1 x 0.1uF Ceramic capacitor e.g. Digikey 478-2472-ND ~ US$0.5
1 x 330R 1/4W 1% resistor e.g. Digikey S330CACT-ND ~US$0.1
1 x 1K5 1/4W 1% resistor e.g. Digikey RNF14FTD1K50CT-ND ~US$0.1
470uF 25V Low ESR capacitor e.g. Digikey 399-6127-ND ~ US$1
2 x 6 pin and 2 x 5pin female headers sockets e.g. Sparkfun PRT-11269 ~US$2 cut down the 8pin header to use for the BlackMagic programming breakout board
6 x 6 pin male header pins e.g. Sparkfun PRT-00116 ~US$1.5
female to female jumper e.g. Adafruit ID: 1950 ~US$2
3mm x 12mm nylon screws, e.g. Jaycar HP0140 ~AUD$3
3mm x 12mm nylon tapped spacers, e.g. Jaycar HP0924 ~AUD$10
Vero board (strip copper) e.g. Jaycar HP9540 ~AUD$5
plastic sheet to insulate bottom of vero board e.g. cut out of plastic lid

The programmer/test board was constructed on vero board. The MAX8881 regulator provides 3.3V from the 5V USB supply. The Nano V2 has its own on board regulator, but if you want to be able to program bare modules like the SkyLab that don't include a regulator then you will need the MAX8881, or similar. The MAX8881 has a supply current of 3.5uA (typical), similar to the Nano V2 on-board regulator. When running your low power BLE project from a very low current source, then the Power OK (POK) and Shutdown (SHDN) pins on the MAX8881 can be used to hold off the nRF52 until the 470uF supply capacitor has charged up enough current to supply the chip's start up current surge.

In this circuit, the 470uF low ESR (Equivalent Series Resistance) is used to filter the chip's current pulses when it transmits. This allows you to use a multimeter to get a good idea of the average supply current. The supply current is measured across two shunt resistors in the GND line. For high currents, short out terminals 1 to 3 to remove the resistors. For medium currents short out terminals 2 to 3 to remove the 1K5 resistor. For the very low currents, that will be achieved in this tutorial, leave the terminals 1,2,3 open. The multimeter, or oscilloscope, is connected across the Current Monitor Test Points. If using an oscilloscope, connect the GND clip lead to the USB GND side of the shunt resistors.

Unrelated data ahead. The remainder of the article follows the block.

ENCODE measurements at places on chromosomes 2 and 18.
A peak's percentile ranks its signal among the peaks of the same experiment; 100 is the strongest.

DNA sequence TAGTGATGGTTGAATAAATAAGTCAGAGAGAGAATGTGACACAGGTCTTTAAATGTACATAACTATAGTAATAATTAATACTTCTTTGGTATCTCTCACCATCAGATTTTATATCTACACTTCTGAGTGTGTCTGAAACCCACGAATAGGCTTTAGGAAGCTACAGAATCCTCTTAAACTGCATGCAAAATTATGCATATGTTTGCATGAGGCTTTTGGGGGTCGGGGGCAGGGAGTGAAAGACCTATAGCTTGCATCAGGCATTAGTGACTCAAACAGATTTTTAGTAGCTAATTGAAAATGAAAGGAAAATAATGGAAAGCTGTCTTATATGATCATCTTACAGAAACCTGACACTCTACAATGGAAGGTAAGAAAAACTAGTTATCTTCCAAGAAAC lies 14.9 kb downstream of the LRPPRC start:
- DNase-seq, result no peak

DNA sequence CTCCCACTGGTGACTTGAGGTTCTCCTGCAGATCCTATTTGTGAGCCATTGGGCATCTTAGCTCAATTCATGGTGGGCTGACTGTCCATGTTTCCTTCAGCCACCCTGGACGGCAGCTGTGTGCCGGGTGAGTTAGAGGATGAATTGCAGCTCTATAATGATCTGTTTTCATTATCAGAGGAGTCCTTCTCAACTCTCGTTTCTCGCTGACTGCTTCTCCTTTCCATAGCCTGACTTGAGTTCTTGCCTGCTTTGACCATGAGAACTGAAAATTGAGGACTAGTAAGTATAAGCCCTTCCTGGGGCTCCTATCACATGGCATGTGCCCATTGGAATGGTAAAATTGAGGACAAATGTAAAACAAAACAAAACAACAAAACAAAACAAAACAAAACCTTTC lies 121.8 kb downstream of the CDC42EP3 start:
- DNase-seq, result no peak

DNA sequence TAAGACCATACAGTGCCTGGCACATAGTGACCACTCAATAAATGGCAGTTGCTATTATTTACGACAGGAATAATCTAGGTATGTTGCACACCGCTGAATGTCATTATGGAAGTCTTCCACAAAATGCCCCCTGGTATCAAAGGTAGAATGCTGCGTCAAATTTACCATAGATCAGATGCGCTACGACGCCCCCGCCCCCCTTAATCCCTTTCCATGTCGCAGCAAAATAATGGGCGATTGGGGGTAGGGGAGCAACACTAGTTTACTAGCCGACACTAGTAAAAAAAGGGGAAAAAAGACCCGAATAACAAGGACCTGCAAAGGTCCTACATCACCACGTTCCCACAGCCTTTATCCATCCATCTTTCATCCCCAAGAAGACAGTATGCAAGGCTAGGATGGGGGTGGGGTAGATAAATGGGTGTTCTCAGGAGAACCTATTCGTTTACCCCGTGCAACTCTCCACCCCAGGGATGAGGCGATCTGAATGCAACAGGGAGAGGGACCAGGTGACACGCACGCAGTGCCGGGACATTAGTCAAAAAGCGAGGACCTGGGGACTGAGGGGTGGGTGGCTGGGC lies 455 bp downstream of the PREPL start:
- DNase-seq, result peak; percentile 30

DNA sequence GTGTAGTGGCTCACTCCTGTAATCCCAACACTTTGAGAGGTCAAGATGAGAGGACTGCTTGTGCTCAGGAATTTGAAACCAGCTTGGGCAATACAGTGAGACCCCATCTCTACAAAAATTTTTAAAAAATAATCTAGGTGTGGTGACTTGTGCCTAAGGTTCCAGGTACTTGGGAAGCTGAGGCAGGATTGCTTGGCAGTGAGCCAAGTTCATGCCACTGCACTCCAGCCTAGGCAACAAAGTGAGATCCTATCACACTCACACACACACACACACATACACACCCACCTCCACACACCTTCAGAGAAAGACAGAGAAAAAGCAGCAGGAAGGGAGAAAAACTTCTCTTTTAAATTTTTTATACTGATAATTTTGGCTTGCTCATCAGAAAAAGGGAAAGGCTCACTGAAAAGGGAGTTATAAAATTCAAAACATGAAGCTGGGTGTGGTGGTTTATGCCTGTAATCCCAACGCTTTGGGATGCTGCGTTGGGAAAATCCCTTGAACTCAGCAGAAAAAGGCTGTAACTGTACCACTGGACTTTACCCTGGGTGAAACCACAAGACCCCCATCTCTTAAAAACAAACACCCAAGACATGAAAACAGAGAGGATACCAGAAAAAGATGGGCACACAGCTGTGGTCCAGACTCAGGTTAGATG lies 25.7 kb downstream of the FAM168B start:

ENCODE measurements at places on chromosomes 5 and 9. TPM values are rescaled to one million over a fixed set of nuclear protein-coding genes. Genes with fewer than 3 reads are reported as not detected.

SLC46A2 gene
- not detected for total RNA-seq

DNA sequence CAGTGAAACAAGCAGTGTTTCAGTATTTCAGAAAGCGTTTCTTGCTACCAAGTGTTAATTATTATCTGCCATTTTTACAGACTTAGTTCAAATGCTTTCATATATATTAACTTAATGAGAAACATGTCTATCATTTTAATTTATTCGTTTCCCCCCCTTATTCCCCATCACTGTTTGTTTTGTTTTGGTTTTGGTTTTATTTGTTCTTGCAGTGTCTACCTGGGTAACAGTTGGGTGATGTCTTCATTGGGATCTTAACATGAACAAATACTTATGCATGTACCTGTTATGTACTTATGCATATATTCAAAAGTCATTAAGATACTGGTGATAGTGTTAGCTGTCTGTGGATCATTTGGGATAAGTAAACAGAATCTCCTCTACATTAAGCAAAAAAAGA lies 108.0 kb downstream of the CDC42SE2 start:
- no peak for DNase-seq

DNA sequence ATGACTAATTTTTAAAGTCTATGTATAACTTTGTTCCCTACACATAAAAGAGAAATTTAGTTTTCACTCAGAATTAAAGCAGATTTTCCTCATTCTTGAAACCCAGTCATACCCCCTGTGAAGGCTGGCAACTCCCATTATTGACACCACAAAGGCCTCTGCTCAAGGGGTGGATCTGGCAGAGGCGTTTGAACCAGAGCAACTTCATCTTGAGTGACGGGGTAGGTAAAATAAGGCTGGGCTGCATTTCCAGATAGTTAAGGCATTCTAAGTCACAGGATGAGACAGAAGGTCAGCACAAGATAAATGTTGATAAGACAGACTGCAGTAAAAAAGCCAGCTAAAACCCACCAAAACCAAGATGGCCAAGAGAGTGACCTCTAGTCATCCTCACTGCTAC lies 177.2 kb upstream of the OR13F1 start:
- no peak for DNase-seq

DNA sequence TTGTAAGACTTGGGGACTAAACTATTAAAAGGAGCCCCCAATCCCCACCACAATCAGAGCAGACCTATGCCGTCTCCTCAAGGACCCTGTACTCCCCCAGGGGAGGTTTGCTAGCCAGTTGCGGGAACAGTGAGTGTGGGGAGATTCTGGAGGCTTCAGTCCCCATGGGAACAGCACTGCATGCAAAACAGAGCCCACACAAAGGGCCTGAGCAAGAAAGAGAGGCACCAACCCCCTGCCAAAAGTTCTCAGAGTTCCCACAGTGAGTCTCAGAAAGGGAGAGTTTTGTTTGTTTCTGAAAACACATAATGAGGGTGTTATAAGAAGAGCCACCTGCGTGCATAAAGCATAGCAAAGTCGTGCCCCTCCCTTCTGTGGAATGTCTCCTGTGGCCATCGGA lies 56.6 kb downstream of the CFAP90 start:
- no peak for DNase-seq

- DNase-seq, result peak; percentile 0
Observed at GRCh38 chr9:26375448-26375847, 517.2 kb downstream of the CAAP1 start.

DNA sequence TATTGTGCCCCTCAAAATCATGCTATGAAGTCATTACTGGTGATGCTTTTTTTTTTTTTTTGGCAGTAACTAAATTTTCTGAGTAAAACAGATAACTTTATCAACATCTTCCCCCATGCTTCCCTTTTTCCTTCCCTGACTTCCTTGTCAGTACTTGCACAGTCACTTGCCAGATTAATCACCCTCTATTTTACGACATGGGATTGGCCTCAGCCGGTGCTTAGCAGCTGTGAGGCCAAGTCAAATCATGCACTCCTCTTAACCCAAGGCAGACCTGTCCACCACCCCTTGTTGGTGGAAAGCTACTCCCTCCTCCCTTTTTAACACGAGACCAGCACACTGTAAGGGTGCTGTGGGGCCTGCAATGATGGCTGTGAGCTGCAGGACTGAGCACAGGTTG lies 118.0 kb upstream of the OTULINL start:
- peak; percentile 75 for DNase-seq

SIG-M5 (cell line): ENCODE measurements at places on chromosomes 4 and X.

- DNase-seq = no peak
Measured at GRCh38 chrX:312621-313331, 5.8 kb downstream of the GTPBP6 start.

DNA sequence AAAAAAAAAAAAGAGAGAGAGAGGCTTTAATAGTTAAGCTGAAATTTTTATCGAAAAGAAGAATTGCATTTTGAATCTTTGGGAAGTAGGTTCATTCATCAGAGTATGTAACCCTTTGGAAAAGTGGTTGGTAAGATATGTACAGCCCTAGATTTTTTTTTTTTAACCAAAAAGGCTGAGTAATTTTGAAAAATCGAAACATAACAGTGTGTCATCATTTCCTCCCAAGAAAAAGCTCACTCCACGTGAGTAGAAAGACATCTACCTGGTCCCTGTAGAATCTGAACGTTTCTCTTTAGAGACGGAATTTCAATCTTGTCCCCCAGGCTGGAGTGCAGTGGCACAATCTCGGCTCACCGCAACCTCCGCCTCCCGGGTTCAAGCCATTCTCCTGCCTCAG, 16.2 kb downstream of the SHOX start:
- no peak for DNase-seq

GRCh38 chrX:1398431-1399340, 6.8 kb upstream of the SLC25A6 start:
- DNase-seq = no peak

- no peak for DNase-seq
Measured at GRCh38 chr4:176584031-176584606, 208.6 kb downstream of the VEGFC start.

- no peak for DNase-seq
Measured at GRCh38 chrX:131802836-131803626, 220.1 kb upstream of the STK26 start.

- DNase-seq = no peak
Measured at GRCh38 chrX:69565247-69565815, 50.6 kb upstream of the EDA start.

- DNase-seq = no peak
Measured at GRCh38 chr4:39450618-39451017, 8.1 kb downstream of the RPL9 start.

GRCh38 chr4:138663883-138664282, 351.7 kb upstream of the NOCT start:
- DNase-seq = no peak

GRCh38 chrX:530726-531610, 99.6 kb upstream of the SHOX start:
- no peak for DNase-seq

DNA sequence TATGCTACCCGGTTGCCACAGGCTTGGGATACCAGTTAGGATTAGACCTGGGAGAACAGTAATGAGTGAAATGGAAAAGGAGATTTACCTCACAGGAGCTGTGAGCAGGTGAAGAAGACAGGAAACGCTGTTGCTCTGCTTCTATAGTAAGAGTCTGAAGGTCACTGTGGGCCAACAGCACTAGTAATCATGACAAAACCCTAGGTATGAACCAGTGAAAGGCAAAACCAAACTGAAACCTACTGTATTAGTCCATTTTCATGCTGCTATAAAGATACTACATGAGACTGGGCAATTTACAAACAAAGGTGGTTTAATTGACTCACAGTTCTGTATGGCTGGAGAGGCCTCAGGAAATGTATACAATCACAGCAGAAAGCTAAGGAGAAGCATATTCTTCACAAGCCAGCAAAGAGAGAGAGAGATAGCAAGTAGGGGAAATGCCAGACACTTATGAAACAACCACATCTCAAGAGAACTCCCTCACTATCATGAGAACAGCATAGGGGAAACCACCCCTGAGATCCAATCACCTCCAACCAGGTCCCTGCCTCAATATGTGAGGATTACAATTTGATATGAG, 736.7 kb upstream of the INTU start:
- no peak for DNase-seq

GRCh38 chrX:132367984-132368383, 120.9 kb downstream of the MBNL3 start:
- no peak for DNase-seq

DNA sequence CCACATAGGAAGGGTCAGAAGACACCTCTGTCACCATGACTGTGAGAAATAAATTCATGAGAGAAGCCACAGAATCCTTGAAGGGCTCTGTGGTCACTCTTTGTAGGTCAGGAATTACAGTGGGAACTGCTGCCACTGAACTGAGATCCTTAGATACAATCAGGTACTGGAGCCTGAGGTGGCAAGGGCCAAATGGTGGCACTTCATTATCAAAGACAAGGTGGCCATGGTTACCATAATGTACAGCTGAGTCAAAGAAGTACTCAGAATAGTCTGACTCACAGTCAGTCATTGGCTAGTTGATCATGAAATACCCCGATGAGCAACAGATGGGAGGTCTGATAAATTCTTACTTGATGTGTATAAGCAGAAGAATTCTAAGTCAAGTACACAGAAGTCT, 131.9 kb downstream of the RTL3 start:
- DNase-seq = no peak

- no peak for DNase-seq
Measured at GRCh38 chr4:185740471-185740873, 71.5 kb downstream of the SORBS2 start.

The BlackMagic Probe is connected to the NanoV2 via a programming/GDB debugging header board on ribbon cable and via TX/RX serial connections for Arduino Serial debugging. The BlackMagic Probe does not supply power to the Nano V2, but when connected does draw some current from the Nano V2 supply, so when making very low current measurements, you need to unplug the programming header board and remove the four (4) Serial links (Vref, Tx, Rx, GND)

The BlackMagic Probe uses the Vref connection to sense the supply voltage level of the chip being programmed. In this board the NanoV2 was plugged in for ease of programming and then transferring to the final circuit. In general to program your nRF52832, you need some way of connecting four (4) leads (Vref, SWCLK, SWDIO, GND) to the chip to be programmed.

Installing the low power support for the nRF52832 in Arduino

This project builds on the Sandeepmistry's Arduino Core for Nordic Semiconductor nRF5 based boards and his BLEPeripheral library, but has been modified to add low-power support and to only work with Nordic's nRF52 series. It was tested using a Redbear NanoV2, nRF52832 board. The modified library provides a number of low power utilities, like sleep, lp_timer and lp_comparator. It also provides a general purpose low power Nordic UART BLE service, lp_BLESerial, which works with Nordic's free apps and with pfodApp. The free pfodDesigner app can be used to generate a low power Arduino sketch that will display a custom menu or graphical UI using pfodApp on your Android mobile with no Android programming required. See the pfodDesigner tutorials for more details on creating menus, sub-menus, charts and graphical UI's.